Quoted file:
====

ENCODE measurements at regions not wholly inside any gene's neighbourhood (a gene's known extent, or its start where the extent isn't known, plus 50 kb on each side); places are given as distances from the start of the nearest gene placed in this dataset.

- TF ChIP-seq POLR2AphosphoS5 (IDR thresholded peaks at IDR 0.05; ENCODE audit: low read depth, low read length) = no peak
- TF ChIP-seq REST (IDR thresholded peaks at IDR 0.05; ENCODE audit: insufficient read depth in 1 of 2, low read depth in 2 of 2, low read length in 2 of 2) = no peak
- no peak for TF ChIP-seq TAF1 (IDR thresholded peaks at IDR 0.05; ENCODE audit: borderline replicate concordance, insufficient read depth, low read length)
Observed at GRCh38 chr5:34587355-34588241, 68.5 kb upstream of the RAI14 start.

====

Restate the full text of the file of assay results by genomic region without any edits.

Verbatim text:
ENCODE measurements at regions not wholly inside any gene's neighbourhood (a gene's known extent, or its start where the extent isn't known, plus 50 kb on each side); places are given as distances from the start of the nearest gene placed in this dataset.

- TF ChIP-seq POLR2AphosphoS5 (IDR thresholded peaks at IDR 0.05; ENCODE audit: low read depth, low read length) = no peak
- TF ChIP-seq REST (IDR thresholded peaks at IDR 0.05; ENCODE audit: insufficient read depth in 1 of 2, low read depth in 2 of 2, low read length in 2 of 2) = no peak
- no peak for TF ChIP-seq TAF1 (IDR thresholded peaks at IDR 0.05; ENCODE audit: borderline replicate concordance, insufficient read depth, low read length)
Observed at GRCh38 chr5:34587355-34588241, 68.5 kb upstream of the RAI14 start.